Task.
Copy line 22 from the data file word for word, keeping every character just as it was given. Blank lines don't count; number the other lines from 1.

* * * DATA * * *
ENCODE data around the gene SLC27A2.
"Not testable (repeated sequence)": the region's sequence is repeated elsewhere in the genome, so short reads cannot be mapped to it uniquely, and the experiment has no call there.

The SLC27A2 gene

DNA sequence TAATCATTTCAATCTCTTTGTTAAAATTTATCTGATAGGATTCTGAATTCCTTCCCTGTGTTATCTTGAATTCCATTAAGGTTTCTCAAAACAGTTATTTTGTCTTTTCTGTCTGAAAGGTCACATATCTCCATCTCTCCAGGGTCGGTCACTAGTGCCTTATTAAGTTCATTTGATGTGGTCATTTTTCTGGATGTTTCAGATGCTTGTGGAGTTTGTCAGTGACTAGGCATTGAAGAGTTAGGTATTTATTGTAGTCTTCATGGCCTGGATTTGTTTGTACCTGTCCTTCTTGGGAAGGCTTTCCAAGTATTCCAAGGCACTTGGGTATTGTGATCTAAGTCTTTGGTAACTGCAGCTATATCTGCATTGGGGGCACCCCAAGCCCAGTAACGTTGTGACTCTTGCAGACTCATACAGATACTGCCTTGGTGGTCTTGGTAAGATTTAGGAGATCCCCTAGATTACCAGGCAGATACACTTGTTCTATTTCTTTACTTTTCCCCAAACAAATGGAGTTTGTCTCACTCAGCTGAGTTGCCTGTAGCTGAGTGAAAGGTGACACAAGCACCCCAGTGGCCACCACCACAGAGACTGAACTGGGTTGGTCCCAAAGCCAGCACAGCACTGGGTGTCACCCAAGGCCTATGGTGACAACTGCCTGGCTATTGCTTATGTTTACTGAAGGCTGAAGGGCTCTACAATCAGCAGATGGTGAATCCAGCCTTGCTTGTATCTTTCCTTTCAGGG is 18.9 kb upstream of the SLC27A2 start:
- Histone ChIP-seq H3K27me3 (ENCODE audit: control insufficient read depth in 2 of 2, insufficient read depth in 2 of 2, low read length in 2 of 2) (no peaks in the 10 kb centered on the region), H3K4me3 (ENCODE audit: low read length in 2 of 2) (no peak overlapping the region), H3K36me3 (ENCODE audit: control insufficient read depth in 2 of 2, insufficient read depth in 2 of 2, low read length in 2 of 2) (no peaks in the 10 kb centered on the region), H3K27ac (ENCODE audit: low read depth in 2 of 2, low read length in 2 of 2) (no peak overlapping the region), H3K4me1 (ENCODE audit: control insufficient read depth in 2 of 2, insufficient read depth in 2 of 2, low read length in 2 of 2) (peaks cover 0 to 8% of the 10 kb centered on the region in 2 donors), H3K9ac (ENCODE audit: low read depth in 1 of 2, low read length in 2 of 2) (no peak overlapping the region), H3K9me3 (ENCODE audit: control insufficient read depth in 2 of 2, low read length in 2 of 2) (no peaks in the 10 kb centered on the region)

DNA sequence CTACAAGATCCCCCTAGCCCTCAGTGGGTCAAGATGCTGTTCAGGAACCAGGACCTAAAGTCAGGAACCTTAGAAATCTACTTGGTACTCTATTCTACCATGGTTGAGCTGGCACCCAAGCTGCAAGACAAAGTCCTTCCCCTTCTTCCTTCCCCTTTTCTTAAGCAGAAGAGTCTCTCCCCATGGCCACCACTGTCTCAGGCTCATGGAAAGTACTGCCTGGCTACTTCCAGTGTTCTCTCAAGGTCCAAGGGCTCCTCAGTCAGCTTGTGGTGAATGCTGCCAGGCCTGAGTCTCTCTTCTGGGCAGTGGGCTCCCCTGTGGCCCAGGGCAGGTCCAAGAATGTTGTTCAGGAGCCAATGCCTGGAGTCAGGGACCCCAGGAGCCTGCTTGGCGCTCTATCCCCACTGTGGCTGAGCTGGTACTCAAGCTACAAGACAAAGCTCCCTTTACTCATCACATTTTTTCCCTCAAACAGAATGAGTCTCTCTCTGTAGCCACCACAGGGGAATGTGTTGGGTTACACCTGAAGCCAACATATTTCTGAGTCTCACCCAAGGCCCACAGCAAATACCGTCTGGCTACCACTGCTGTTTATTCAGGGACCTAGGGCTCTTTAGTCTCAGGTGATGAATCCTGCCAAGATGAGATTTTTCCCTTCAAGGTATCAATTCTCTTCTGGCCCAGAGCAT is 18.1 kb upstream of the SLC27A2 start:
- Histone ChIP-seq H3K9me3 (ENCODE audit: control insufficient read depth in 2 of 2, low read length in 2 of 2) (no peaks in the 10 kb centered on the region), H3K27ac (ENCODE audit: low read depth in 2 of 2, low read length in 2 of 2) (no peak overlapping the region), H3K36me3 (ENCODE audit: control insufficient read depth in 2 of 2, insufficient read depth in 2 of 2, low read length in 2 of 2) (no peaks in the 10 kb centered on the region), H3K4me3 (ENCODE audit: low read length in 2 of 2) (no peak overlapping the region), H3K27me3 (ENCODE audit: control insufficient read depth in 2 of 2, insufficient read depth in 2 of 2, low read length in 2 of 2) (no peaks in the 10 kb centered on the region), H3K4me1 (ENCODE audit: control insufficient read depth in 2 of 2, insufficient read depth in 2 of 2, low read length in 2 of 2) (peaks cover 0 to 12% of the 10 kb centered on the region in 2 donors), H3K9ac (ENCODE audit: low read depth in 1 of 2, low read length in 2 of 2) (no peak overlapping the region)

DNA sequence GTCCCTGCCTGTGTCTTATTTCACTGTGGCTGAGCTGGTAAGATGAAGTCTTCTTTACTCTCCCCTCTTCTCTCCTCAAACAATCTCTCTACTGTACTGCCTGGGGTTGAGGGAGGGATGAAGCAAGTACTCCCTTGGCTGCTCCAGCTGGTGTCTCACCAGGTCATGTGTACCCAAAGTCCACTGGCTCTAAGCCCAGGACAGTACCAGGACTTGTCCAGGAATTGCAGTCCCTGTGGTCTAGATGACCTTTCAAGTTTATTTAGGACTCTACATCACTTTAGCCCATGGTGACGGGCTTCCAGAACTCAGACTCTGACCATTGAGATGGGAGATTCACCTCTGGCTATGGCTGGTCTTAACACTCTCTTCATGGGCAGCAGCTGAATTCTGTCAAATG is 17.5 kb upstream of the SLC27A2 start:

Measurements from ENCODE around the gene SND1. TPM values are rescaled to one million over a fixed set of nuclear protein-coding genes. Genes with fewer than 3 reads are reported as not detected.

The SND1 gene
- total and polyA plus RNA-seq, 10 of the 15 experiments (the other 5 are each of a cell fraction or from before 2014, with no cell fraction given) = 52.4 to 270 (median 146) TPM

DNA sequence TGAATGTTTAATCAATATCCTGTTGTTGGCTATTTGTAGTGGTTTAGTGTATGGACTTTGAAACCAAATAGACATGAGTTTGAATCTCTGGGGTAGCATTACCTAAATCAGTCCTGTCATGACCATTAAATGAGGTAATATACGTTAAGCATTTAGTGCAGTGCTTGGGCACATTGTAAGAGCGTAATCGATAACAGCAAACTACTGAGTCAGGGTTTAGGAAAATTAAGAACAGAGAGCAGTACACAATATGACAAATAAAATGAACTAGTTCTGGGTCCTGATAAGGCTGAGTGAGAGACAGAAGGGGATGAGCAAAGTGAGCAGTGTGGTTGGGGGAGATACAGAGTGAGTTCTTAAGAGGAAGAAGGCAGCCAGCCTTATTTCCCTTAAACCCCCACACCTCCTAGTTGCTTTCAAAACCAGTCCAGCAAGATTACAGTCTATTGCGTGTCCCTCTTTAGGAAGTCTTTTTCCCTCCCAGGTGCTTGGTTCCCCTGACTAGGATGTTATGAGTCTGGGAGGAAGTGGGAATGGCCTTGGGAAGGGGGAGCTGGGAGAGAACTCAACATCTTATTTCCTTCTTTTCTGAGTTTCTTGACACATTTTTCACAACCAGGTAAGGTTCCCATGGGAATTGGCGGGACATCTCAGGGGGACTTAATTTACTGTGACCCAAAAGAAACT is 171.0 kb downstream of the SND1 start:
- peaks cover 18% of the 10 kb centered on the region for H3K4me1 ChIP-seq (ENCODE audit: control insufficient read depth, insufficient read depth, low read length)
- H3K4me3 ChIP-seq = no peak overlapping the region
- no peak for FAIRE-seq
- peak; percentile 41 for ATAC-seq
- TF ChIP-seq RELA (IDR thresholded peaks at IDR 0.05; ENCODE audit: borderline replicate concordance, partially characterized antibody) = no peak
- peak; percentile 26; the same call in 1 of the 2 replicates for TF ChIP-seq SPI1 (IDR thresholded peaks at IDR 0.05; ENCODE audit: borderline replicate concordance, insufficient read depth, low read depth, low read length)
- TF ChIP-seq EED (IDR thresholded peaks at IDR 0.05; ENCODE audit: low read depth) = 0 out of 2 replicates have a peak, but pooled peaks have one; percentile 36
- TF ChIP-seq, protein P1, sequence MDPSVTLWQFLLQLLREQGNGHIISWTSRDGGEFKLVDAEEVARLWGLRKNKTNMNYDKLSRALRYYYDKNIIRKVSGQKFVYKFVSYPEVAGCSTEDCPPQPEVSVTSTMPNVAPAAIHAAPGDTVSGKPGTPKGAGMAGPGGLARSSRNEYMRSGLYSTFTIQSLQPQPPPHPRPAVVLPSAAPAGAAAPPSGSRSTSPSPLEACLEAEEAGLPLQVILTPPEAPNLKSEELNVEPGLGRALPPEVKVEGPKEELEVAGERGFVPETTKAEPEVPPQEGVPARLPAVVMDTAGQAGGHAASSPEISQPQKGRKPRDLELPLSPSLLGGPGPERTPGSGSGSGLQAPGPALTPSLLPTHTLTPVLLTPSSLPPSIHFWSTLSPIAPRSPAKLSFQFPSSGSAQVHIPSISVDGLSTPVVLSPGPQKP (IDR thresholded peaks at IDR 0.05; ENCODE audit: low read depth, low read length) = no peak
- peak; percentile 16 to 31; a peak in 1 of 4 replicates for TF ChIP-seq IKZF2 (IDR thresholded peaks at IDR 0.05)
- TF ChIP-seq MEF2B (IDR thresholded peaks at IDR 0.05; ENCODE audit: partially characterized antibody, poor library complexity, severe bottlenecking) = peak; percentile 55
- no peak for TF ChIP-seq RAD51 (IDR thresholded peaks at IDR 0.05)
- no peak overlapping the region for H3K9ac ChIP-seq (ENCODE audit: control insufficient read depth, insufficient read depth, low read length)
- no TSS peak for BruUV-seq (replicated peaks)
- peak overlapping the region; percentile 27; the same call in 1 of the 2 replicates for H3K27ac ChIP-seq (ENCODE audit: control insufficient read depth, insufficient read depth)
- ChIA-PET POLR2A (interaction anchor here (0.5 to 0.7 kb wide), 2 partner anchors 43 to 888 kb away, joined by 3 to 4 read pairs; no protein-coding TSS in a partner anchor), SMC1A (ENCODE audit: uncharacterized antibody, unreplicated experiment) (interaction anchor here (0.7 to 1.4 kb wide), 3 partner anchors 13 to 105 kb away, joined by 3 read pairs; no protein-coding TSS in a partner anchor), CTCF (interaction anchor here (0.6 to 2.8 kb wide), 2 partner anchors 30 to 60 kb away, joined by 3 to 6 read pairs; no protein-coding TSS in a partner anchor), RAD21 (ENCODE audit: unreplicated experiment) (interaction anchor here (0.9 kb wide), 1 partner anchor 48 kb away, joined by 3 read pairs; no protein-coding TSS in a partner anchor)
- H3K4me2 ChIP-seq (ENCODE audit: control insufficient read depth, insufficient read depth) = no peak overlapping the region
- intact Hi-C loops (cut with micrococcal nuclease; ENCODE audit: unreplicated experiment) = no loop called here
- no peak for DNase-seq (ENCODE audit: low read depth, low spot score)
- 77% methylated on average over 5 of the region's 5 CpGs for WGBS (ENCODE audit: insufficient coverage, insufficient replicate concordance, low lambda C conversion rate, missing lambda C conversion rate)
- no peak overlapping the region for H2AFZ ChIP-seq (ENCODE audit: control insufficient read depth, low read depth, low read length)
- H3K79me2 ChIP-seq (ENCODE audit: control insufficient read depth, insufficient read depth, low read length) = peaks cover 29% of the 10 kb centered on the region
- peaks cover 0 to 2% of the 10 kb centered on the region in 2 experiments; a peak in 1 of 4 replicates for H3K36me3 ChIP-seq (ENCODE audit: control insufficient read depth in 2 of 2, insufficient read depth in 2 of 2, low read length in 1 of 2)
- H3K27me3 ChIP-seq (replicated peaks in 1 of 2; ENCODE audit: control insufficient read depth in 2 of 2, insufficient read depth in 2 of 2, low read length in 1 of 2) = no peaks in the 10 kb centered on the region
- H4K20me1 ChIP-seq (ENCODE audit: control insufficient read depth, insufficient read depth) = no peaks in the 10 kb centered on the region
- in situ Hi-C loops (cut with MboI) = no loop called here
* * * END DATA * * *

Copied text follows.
- TF ChIP-seq MEF2B (IDR thresholded peaks at IDR 0.05; ENCODE audit: partially characterized antibody, poor library complexity, severe bottlenecking) = peak; percentile 55